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I hate flowery intros, so let's just get into it. Nisekoi is a harem romcom, duh. But it's somewhat satisfying that its assigned genre - harem romcom - is actually what this show is, 100%; it's about 70% rom and 30% com, with literally nothing else sprinkled in. Most romcoms are uncleverly disguised as fantasy, sci-fi or slice-of-life via the facades of school clubs, battles, antagonists or an ongoing plot. But here we are, in our plotless and largely storyless romcom with not a single silly school club to distract us, and so we can focus on the three factors that matter the most in these types of shows: the harem, the romance, and the comedy. Now, in an ideal romcom anime such as Kimi ni Todoke or Ore Monogatari!!, this 70/30 balance can be utilized to provide nonstop fuzzy feels interspersed with occasional side-clutching hilarity. It's a good balance, and one that never fails to entertain. These shows are a wonderful use of my time. I suppose it goes without saying that Nisekoi is not one of these shows. Let's get into why, starting with one of the most important elements of any anime, but especially a plotless romcom: the characters. This show has seven characters that are worth mentioning: two guys and five girls. Of course, they're all tropey cardboard, so they don't need names and only two need any discussion at all; I will quickly run through them by listing their roles instead. Male protag, of the That Generic Nice Guy variety. He's boring and lame and self-insert and not worth talking about. The standard male friend, which means he's energetic and perverted and excessively boring and even less worth talking about. Bestgirl Worst Girl Boring Girl Entertaining Girl Awesome Girl (not a rom candidate) Most harem romcoms are intentionally infuriating because the viewer will be rooting for their favorite character, who of course will never win (though really, in 90% of such anime no one ends up winning, so...). Meanwhile, the author will pick his or her own favorite pairing and drop a continuous stream of not-subtle hints indicating that the undecided couple has, in fact, been decided. This sucks, because we rarely get a cathartic conclusion, but at the same time the lack of a conclusion gives the illusion that our respective favorite characters still have a chance. So, we draw much of our enjoyment from deluding ourselves into thinking our preferred pairing could work. Now, here's where we get into the next problem with this series: the author is a sadist who ships Worst Girl. Putting my own personal tastes aside, Worst Girl would still be a terrible person to hang out with in real life. There are few bigger rejections of the male character as a human being than being close to a tsundere - tsunderes are narcissistic, elitist, and condescending. Every word that comes out of their mouths is derogatory, and when they stop speaking it's only to ignore and dismiss the object of their affection. And of course they display this "affection" via an annoying combination of insults, compliments veiled as insults, and physical violence. Tsunderes are terrible people, and only the most diehard masochist would want to spend time with one. Short interruption while I do a bit of damage control with a disclaimer. Occasionally, a well-written charcter will initially be presented as a tsundere, however through solid character development will then grow into a complex, realistic-feeling human. I refer to this type of tsundere as a "tsundere with a soul." So, the author ships Worst Girl. And Worst Girl is the worst kind of tsundere - one without a soul. What this means, in context, is that every scene involving her stradles the line somewhere between boring and unbearably painful, depending on how much "romance" is involved. And since this is the canon pairing, we as viewers are supposed to accept this and (hilariously) delude ourselves into believing these characters are developing and gaining real feelings for one another when in reality they are completely incompatible. There is a moment in the 19th episode where the protag, after one of Worst Girl's typical tirades that for once actually strikes him close to home, thinks to himself, "Why should I have to take all that?" Well, we've been asking the same question since episode one, and the answer is crystal clear: because the sadistic author is writing the two of you together and using a ridiculous amount of plot armor to keep the whole thing from falling apart. (Oh, by the way, after the protag thinks this to himself he decides to man up and stick up for himself. Her reaction is to slap him across the face and storm away, causing him to feel bad and go back to sucking.) The worst part of the author's sadism is, of course, the fact that the protag likes Bestgirl and Bestgirl likes the protag, but they're both too stupid to admit it and the author has to write ridiculous levels of plot armor in order to protect his own precious pairing with Worst Girl. Of course, this part is my own personal opinion, but I am certainly not alone (nor even in the minority) regarding this. As for why Bestgirl is best - well, that's because she's adorable. Though she's just as stock as the rest of the cast, her only true "flaw" as a human is her epic levels of shyness, but even that at least isn't an unrealistic trait. Oh, KanaHana helps, too; is it possible to not love a character voiced by KanaHana? Now that we've covered more or less all that needs to be said about the characters, let's get into the rest of it. Presentation first. Since the story is a purist harem romcom, it spends the majority of its time bouncing between tryhard comedy and unbelievable romance. And since we've already covered that the stock characters really aren't worth watching, that makes the majority of the show overwhelmingly bland and, quite frankly, difficult to get through. In actual practice, the story flips back and forth between episodes devoted to Bestgirl and episodes devoted to Worst Girl. In each, the pairing of the week will experience a series of awkard comedic interactions that ultimately build to a romantic flag moment, which inevitably implodes and leaves us more or less where we started. Part way through the series, Boring Girl is introduced, and near the end Entertaining Girl finally makes her appearance; though these two characters each get a watered-down version of how Bestgirl and Worst Girl are treated in an episode or two apiece, for the most part they are just comedic distractions from the two main heroines. There are only two episodes that defy this format. The first, episode 1, is nothing but a bunch of absurd comedy that occasionally even crosses the line into being hilarious. The second is episode 20, which in addition to being hilarious is also the only well-written episode in the series. Worst Girl even briefly apologizes to the protag for sucking before promptly returning to sucking. Characters, story and execution are the meat of any anime, but they need visuals and sound to hold them together and actually make the anime, well, watchable. And this is where I have to turn positive. The visuals are SHAFT, which always makes me tremendously happy. Though character designs are a little plain, they're faithful to the original manga, and each character possesses a distinctive appearance that makes them enjoyable to watch. Backgrounds, in classic SHAFT style, typically flip between detailed, plain and nonsensical to reflect the mood of each particular moment in each individual scene. For comedic effect, characters are occasionally reduced to chibi appearances, often during internal monologues. The animation is fairly top-notch, though in this genre there's not a lot of opportunity to display that quality. The exception is in the opening and ending animations, which are pleasent and interesting to watch; I probably skipped them less than half the time. On the sound side, the most obvious note is that voice acting is superb. Can we please take a minute to reflect on how lucky we are as viewers, that we can experience Kana Hanazawa, Nao Touyama, and Kana Asumi all in the same anime? ............Thank you, moving on. The background music is fairly well-done and typically fits the mood of each scene properly. In particular, a couple pieces used for certain comedy scenes really stuck with me and made me laugh. I was a little disappointed in the opening and ending themes, however; though they were vaguely catchy and well-presented, none of them really stood out as being particularly unique, and even now (about an hour after finishing the series) I can't remember a single one of them. So here we are, and here's what we've got: a harem romcom full of stock characters, boring presentation and ridiculous character interaction, saved somewhat by great visuals, wonderful voice acting and generally enjoyable music. Sadly, I can't really recommend this to anyone in good conscience; there are better harem romcoms and far better "single pairing" romcoms, and this one just doesn't make the cut. If you enjoyed this and are looking for harem romcoms of similar flavor but better quality, I recommend taking a look at Clannad, Yamada-kun and the Seven Witches, and The Pet Girl of Sakurasou. For similar dynamics but with more comedy and much more fanservice, try To Love-Ru. For a similar feel but with a solid story and even more crazy SHAFT visuals, try Bakemonogatari. If you would like to move up in the world and watch some truly good "single pairing" romcoms, I recommend taking a look at Kimi ni Todoke, Ore Monogatari!!, and Tonari no Kaibutsu-kun. Final score is a somewhat generous 4/10. Final thoughts: it had promise, and I loved the voice acting. But ultimately it was a phone game show, and I'm not enthused by the thought of watching season two.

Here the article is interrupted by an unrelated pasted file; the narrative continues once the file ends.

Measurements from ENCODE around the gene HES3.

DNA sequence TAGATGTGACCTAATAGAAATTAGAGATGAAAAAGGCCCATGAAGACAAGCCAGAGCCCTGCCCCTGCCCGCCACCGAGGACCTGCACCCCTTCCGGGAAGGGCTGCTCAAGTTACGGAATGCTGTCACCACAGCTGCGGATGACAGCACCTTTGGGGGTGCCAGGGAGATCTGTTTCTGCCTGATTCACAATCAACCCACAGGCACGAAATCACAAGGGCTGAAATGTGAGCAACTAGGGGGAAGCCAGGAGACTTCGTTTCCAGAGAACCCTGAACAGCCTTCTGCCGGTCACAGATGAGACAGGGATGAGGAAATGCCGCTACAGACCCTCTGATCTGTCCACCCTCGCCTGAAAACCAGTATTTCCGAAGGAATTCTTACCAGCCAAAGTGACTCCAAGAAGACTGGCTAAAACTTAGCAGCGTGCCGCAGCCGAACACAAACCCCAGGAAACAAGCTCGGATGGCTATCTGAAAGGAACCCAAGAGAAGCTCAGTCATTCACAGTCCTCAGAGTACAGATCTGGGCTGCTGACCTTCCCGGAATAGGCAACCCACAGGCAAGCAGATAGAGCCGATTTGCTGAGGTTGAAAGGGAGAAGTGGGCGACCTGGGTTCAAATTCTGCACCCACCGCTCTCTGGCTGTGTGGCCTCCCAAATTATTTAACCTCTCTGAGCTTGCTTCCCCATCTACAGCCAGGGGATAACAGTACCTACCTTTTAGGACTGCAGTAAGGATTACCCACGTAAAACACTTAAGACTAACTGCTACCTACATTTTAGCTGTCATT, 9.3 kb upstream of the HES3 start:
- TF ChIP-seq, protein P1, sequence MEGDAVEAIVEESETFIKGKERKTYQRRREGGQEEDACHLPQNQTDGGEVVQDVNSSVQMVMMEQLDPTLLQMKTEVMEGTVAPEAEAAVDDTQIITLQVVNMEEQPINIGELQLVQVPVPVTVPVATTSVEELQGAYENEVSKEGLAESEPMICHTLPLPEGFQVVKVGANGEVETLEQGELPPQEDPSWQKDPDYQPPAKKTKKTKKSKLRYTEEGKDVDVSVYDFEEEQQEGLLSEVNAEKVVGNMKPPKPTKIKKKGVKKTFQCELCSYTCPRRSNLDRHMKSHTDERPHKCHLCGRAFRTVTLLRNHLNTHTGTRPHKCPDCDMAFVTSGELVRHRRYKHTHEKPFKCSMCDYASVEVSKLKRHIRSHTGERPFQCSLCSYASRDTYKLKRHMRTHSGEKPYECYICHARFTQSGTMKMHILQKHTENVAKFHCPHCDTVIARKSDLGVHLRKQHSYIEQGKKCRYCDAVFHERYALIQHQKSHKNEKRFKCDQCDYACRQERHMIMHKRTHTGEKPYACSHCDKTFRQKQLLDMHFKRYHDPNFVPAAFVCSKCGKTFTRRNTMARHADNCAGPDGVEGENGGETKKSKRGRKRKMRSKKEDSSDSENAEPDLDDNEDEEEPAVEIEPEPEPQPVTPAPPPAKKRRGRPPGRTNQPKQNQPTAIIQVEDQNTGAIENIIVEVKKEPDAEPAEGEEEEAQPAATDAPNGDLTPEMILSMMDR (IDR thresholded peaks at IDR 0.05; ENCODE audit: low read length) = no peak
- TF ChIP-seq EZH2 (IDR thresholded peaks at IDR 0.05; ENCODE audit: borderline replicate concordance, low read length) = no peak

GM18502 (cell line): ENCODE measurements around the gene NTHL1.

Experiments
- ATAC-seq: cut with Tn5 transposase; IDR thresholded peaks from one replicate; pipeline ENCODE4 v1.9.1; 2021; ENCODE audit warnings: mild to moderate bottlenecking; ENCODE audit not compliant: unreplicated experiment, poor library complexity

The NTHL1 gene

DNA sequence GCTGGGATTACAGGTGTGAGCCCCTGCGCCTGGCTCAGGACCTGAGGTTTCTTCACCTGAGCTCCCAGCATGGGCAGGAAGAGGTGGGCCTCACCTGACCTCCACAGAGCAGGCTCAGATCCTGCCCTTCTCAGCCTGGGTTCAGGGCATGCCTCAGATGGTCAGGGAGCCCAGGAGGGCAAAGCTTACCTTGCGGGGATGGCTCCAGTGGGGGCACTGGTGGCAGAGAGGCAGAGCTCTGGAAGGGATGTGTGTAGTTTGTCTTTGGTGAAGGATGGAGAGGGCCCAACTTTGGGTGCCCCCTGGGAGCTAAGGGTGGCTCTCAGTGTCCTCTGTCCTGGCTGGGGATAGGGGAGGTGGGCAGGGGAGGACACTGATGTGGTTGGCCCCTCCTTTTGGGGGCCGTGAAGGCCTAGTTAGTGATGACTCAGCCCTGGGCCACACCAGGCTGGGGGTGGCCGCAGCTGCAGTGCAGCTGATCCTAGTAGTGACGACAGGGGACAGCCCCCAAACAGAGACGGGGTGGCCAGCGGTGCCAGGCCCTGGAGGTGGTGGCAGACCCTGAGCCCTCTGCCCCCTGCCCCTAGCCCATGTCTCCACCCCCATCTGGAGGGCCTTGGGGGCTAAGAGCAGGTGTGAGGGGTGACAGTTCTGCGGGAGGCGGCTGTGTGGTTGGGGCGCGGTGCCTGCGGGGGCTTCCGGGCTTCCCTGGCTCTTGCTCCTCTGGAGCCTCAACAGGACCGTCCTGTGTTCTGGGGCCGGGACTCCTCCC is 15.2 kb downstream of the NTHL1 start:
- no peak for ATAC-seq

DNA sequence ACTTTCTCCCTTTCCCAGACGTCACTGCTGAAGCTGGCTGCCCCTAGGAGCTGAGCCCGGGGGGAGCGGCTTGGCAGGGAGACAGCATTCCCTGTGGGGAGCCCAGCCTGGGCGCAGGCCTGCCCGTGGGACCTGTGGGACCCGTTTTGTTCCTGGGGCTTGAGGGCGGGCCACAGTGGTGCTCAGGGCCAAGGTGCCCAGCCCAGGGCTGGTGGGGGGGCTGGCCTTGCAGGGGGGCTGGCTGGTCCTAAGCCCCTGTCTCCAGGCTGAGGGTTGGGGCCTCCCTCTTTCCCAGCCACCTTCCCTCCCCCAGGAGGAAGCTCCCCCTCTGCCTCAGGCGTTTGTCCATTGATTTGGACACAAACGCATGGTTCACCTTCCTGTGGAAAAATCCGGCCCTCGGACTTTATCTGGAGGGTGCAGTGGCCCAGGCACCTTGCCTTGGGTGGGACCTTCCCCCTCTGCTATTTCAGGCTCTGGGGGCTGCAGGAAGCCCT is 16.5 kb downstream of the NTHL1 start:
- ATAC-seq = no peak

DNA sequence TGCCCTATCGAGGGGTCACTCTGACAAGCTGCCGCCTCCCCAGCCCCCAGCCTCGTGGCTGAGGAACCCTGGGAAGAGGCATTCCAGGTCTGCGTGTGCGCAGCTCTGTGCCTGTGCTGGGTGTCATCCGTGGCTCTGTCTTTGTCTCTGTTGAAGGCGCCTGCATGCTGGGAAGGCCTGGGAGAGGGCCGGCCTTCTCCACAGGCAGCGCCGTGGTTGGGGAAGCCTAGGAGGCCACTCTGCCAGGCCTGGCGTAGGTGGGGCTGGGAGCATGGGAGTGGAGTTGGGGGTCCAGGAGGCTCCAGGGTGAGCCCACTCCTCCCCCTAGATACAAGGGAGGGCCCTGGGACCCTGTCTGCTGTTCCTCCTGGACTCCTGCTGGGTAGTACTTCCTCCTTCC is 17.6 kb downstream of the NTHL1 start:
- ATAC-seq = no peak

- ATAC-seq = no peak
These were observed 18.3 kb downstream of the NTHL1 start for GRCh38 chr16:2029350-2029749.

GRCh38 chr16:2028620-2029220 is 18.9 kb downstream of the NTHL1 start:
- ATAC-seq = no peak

Nisekoi is a brilliant show. If you're a fan of romantic comedies, you won't be disappointed. I won't be writing a full review as there are quite a few good ones already. Instead I'll just share you my thougths on Nisekoi. Now, before I go any further I would like to asure you that I did make a mistake in the ratings. The overall rating reflects mainly on two points; potential and how it compared to the one-shot. Pre-word: I rarely read manga. In fact, it wouldn't be far off to say I never read manga. However, through some weird coincidence, I found a copy of Nisekois one-shot literally two days before the anime came out and after a quick peek at it I felt I just had to read it. At this point I hadn't ever heard of Nisekoi and I obviously had no idea they were going to make an anime out of it. In any case, I read through it and fell in love. I was quite sad that I hadn't heard of Nisekoi before and I was hoping they'd eventually make an anime out of it. As it turns out they had already been working on it and two days after I had read it they aired the first episode. The actual review: If you've seen a lot of animes categorized under 'romantic', 'harem' and 'comedy' you'll probably know where Nisekoi is going after the first few episodes. There are really no surprising plot-twists, or rather, they're all so used up that I knew what was going to happen before the end of the previous episode. You have your usual childhood friend, her helpful friend, and the sudden appearance of a fiance, who all mystically fall in love with the protagonist. And then there's the protagonist. He (Raku) is your usual thick-headed (at least when it comes to love) guy. The kind of guy that nearly every viewer hates. None the less, it wasn't all bad (thus the 7 for story). If you've seen the show you'll know what I'm talking about and if you haven't I really don't like to give any more spoilers so you'll just have to see it for yourself. Grading: Now, as pointed out earlier, the overall grade of 5 might seem weird to most of you, but it reflects on the two previously mentioned points; potential and how the anime was made compared to the one-shot. This show has a lot of potential. Some of it was, unfortunately once again, discarded when the studio was reviewing (read: re-writing) the plot so that the show would sell better (thus is ended up lowering the score). It's nothing new so let's not spend time on that. Also, this show was obviously meant to have 24-26 episodes. As for why it was cut short I have no idea, or rather it was probably for the sales (which also lowered the score). As you can see, I gave the animation, sound and characters a 9.5 each. The only reason the story got a 7 was the one-shot. To point out the main reason for this (so as not to give out any details about the plot) is that the one-shot was more compact. In fact, compared to the one-shot (a.k.a. the original story) the story made almost a full 180-degrees turn. The story in the one-shot was more of a pure love story, and not your main-stream harem junk (btw, I don't dislike harem, but why ruin a good story with that s...?). All in all it's a good show worth watching, but if you've read the manga, be warned that you will be disappointed - heavily.